I mean… It’s pretty simple really: charge everything.
I don’t understand why people aren’t already doing this, but according to a new Bankrate survey more than half of Americans pay for things like groceries and restaurants with debit cards.
Is the issue a worry about a huge bill? About rampant spending?
Then do what I do and transfer money out of your bank account each time you charge something to the card. This helps avoid a big bill because either you’ll have all of the money there when the bill comes due or you can follow my lead and make weekly payments to the card to keep the balance down.
Of course, there are other ways to maximize rewards. I know a lot of PF bloggers advocate maxing out the Chase Freedom quarterly gas station or grocery categories by buying gift cards for other stores at the establishments in question.
This seems to work well for them, but it makes me nervous. First of all, I don’t love having a ton of gift cards. It feels like it’s money that could be put to better use. More importantly, I’m afraid I’ll forget or lose them.
Also, I get the impression that credit card companies are being ever more vigilant about “manufactured spending” as they call this type of practice. I know that card companies can void your sign-up bonus — or simply refuse to count the spending toward the bonus’s threshold. A lot of people spend exactly enough to meet the minimum — and that includes buying gift cards. So if the card company refuses to count GCs, folks could fall short of the threshold and miss out on the bonus.
For those reasons, I avoid this method, and it of course makes me reluctant to advise people to try it.
Still, there are plenty of bloggers out there who routinely get the full $75 in bonuses (Chase Freedom offers 5% on up to $1,500 of purchases, I believe) each quarter. Or get rewards card sign-up bonuses using that method. So do with that information what you will. It’s just not for me personally.
I guess I just don’t see the point because even frugal folks could usually meet the spending minimums for sign-up bonuses with their regular expenses.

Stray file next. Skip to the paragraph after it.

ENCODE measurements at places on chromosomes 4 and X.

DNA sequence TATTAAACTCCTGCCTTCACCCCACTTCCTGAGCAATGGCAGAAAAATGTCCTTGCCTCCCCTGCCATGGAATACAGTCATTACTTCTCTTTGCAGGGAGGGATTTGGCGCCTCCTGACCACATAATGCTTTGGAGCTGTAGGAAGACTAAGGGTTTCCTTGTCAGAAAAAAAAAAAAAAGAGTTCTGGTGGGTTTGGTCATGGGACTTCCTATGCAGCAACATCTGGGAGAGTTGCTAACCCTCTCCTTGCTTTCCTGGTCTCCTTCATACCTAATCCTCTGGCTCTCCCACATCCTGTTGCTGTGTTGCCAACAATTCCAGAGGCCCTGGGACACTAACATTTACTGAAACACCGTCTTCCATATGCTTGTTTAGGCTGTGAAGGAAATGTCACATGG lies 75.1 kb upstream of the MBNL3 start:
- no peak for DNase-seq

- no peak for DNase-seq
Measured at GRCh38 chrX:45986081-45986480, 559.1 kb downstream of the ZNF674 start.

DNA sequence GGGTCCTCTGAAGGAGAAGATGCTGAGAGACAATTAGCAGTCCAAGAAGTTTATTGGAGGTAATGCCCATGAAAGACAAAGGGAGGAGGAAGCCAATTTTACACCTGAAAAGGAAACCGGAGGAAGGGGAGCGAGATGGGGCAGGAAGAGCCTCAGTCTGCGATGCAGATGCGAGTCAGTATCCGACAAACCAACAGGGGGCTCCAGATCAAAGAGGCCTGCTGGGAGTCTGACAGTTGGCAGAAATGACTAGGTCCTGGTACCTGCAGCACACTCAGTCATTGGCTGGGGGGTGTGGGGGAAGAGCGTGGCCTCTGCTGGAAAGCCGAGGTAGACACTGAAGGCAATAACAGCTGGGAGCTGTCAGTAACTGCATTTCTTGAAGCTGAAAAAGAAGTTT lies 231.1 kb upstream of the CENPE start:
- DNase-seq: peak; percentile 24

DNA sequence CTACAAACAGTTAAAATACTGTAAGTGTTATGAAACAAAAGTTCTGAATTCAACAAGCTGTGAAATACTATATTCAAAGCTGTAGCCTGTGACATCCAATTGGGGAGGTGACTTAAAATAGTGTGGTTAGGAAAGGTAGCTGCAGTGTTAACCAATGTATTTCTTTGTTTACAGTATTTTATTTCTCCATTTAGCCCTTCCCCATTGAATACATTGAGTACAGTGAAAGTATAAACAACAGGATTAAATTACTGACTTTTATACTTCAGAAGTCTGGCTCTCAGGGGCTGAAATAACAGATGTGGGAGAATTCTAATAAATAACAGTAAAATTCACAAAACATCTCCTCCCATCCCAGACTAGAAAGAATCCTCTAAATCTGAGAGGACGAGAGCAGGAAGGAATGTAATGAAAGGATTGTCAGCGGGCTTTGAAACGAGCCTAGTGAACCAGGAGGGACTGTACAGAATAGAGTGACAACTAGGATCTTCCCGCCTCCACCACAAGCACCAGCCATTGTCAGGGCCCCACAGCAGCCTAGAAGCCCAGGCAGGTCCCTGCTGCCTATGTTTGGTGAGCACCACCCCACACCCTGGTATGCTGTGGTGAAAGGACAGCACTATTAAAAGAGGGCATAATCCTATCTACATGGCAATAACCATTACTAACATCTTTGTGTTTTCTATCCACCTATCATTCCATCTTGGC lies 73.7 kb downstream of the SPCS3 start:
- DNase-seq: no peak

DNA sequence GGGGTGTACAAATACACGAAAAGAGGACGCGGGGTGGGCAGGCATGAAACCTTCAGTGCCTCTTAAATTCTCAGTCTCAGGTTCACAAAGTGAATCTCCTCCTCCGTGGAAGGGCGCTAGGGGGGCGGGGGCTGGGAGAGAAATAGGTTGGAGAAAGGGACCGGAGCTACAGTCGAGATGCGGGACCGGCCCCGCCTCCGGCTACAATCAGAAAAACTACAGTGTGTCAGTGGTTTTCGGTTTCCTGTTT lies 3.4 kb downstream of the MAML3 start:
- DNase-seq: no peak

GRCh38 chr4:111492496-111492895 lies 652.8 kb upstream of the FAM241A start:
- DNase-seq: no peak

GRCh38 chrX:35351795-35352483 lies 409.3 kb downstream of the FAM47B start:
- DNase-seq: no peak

After all, many rewards cards’ sign-up bonuses require $3,000 to $5,000 of spending. That means you just have to charge $1,000 – $1,666 a month. That may sound like a lot, but not when you’re charging every single purchase.
Obviously, I’m not the most frugal person in the world. But even with a bare bones budget I estimate that I’d spend around $1,000 a month on my card via my various day-to-day purchases: groceries, drugstore, gas, etc. Plus I pay my $400 insurance premium, and there’s usually at least $200 of unexpected expenses that can’t be covered from day-to-day funds.
I’m sure if most people added up their general expenses — that is, anything and everything that could go on a card — they’d find they spend plenty to meet those thresholds.
And of course, it’s not just about sign-up bonuses. When I’m not card-churning, I love my Citi Double Cash Card. That provides 1% when you charge something and 1% when you pay it off.
Two percent on all purchases adds up quickly, I assure you. So why would I miss out on that by paying with a debit card if I can ever help it?
And usually (perhaps unfortunately?) I tend to spend more than the amounts I mentioned earlier. There are home repairs, unexpected medical expenses, travel, etc.
Granted, those are things that most people put on credit cards anyway, but the shame of it is that not everyone has a rewards card. Which means they’re missing out on a lot of bonuses by just using a plain old credit card.
So I guess my point is: If you’re not already using a rewards card, go get one now! And then charge everything!
How do you maximize credit card rewards?